But what of the solutions proposed by the majority, which would target people based on need rather than race and gender? Judge Donald conceded that “in normal times, there may be some force to the majority’s position,” but given the need to “act fast,” some imperfections are inevitable. The Congress, she said, is far better positioned than the Court to assess what is best for the nation during an emergency.”
The undercurrents and conflicts driving this case are highly illustrative of broader cultural debates. Indeed, the case captures the core question driving much politics in the U.S. and the West: is it remedial, or bigoted, to continue to divide people based on race and gender and determine their official rights, benefits and preferences based on their membership in demographic groups rather than the realities of their individual lives?
Specific states, such as Oregon, have explicitly set aside millions of dollars in COVID relief funds available only to black residents. Such race-based benefits across the nation have prompted similar litigation and have resulted in many of these funds being frozen pending their outcome (a Mexican-American resident of Oregon who sued the state over the state's black-only relief fund had her case rejected).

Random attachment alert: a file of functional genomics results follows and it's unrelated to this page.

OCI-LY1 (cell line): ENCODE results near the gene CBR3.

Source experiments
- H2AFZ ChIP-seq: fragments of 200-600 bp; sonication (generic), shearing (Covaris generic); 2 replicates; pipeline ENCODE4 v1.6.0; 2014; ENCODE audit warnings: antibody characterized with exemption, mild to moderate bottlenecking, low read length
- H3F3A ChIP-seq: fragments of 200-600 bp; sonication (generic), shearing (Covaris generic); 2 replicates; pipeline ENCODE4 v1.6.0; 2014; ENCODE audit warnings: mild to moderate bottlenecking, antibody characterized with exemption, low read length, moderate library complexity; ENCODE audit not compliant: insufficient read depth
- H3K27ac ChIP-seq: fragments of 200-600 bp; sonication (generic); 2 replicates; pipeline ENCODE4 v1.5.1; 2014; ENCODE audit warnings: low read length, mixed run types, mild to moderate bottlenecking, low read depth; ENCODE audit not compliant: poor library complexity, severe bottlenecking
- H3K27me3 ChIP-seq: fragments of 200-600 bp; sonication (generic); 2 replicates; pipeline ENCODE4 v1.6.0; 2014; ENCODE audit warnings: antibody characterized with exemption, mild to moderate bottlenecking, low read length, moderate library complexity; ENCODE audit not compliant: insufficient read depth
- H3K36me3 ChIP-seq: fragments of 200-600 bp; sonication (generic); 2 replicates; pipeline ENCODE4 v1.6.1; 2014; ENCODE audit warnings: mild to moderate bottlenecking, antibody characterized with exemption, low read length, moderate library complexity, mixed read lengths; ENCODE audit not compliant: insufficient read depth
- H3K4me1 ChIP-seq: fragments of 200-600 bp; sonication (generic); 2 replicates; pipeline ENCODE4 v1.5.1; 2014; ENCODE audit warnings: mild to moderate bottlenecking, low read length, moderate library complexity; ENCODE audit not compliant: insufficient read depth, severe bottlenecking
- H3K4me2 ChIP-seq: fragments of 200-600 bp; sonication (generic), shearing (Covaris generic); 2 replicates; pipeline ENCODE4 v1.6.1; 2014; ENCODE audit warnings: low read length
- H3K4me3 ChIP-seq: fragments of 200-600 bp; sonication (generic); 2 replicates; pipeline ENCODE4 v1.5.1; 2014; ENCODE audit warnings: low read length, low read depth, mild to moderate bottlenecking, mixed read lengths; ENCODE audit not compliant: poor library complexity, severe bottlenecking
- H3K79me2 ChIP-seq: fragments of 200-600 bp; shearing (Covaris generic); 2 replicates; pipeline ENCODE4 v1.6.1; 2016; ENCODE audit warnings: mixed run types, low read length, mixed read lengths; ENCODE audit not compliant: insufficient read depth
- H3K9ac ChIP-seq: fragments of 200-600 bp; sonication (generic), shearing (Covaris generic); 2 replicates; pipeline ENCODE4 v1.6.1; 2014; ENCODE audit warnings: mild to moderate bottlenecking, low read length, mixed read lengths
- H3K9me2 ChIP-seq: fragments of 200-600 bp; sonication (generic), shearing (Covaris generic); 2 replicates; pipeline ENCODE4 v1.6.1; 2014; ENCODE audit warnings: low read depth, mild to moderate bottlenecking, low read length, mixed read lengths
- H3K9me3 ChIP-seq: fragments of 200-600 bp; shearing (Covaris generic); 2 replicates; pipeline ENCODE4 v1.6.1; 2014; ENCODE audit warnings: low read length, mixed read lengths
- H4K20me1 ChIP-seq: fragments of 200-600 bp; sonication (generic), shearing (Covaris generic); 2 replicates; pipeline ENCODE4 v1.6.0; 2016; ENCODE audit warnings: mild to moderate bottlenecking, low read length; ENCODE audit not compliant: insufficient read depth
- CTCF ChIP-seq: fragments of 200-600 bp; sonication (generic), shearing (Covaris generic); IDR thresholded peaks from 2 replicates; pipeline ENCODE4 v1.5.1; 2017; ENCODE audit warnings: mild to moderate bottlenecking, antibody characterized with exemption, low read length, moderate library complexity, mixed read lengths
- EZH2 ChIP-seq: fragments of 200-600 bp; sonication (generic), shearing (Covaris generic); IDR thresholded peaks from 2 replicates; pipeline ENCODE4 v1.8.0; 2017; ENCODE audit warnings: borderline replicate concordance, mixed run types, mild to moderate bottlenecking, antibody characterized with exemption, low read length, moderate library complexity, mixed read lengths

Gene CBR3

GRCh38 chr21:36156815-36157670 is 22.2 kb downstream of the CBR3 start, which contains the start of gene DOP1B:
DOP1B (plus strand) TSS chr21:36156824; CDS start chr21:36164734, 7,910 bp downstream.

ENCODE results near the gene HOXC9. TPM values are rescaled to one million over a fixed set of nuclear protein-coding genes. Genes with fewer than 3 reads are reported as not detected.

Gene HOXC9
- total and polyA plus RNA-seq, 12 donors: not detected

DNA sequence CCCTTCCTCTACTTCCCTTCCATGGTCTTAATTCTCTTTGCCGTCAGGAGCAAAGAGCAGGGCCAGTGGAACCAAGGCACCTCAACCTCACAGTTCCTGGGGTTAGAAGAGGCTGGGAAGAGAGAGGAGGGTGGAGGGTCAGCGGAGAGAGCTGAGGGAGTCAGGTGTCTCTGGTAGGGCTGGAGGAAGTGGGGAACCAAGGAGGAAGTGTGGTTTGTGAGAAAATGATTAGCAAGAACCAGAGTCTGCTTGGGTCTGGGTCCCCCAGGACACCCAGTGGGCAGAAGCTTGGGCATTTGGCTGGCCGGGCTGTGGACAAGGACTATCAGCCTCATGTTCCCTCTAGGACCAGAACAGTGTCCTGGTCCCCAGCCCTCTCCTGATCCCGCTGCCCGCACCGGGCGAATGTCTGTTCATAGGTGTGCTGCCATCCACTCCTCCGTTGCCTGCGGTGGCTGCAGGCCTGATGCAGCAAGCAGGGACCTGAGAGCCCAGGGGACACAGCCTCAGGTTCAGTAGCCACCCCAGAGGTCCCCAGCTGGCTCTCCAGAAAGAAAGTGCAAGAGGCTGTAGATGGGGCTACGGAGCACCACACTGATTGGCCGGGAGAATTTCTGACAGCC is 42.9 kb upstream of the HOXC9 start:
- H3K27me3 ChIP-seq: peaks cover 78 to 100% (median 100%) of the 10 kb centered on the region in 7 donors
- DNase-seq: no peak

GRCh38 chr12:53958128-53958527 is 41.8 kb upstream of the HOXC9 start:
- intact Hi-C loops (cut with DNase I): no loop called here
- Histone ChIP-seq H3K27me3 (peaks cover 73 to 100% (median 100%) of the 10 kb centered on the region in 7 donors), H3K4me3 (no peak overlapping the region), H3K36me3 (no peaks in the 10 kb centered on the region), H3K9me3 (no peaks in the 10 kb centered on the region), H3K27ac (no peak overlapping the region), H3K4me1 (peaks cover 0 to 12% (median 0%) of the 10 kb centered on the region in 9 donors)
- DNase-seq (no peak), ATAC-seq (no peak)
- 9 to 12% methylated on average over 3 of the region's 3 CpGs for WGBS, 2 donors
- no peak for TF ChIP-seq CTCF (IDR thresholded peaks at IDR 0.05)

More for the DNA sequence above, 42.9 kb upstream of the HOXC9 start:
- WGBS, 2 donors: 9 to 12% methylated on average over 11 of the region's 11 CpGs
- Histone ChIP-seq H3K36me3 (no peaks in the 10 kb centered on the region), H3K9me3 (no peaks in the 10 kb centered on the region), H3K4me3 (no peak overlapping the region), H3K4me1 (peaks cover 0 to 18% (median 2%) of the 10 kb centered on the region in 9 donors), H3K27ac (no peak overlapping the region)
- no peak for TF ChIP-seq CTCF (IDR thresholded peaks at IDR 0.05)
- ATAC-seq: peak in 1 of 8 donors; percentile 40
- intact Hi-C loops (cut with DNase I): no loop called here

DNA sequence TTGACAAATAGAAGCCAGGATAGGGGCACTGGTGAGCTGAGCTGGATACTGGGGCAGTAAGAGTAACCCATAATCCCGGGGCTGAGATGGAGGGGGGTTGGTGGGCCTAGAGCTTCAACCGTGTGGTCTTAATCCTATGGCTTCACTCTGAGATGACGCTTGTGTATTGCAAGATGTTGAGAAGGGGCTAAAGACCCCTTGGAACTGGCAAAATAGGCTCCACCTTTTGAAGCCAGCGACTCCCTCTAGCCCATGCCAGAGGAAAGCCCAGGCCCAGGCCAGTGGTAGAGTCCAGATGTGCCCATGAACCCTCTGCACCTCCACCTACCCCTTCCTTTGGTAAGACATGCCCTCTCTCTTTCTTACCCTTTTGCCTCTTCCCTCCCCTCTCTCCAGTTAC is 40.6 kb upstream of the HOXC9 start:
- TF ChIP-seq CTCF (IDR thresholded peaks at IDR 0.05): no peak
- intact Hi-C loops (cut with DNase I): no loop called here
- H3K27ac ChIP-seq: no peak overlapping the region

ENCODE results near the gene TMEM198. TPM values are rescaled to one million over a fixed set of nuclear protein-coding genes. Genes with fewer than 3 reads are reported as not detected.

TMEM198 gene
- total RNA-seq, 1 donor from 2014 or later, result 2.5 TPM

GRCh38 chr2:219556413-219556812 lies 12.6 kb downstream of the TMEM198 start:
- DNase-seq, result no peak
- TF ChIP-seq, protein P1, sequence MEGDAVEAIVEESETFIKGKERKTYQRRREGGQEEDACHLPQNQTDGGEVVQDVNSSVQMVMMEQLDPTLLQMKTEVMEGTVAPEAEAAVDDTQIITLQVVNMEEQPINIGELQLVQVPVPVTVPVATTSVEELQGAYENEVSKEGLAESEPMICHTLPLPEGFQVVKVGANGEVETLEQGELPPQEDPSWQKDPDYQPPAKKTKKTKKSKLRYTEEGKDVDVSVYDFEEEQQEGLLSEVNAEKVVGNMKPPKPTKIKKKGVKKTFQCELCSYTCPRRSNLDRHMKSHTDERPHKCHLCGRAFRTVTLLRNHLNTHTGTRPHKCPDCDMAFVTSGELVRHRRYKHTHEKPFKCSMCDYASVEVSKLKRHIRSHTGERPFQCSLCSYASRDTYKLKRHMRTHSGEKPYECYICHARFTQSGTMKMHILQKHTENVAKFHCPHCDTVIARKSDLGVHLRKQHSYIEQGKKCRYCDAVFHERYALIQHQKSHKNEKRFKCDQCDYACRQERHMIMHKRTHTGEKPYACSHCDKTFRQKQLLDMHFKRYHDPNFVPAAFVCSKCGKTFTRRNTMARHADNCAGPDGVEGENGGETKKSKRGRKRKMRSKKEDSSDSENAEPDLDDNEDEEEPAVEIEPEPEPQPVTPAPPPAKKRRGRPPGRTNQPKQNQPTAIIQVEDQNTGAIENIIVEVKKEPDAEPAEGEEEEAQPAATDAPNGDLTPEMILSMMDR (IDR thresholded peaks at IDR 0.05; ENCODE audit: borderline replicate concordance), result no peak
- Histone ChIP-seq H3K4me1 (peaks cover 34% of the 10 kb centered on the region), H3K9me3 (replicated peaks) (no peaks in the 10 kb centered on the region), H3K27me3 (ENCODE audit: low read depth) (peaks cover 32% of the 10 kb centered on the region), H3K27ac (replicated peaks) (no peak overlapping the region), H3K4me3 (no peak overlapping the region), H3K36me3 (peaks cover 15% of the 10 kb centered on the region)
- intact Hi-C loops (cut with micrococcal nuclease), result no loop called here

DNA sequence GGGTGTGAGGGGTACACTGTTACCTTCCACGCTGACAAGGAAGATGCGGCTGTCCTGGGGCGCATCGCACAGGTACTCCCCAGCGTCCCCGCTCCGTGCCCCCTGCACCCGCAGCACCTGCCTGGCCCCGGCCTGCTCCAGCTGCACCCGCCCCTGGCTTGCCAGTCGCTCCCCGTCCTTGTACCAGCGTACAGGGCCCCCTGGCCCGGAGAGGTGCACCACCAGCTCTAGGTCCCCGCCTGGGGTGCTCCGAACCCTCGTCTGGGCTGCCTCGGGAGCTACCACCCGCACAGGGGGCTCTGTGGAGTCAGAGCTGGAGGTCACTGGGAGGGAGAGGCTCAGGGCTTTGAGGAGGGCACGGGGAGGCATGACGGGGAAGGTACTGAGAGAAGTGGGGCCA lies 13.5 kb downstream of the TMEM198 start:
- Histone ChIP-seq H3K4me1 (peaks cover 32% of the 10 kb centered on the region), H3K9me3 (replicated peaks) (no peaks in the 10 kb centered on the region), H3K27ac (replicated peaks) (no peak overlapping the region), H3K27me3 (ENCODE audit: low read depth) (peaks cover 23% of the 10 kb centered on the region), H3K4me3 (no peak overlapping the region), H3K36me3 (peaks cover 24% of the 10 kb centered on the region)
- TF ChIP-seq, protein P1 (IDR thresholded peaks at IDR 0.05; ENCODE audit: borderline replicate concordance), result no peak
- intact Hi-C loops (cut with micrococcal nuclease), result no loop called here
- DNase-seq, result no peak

This latest appellate ruling — at least when it comes to COVID relief for small-restaurant owners in the Sixth Circuit (parts of Kentucky, Michigan, Ohio and Tennessee) — resolves that question in favor of individual treatment and against group-based preferences. But that specific decision is likely to be appealed to the full court and perhaps the Supreme Court and, either way, this specific race and gender debate will continue to rage.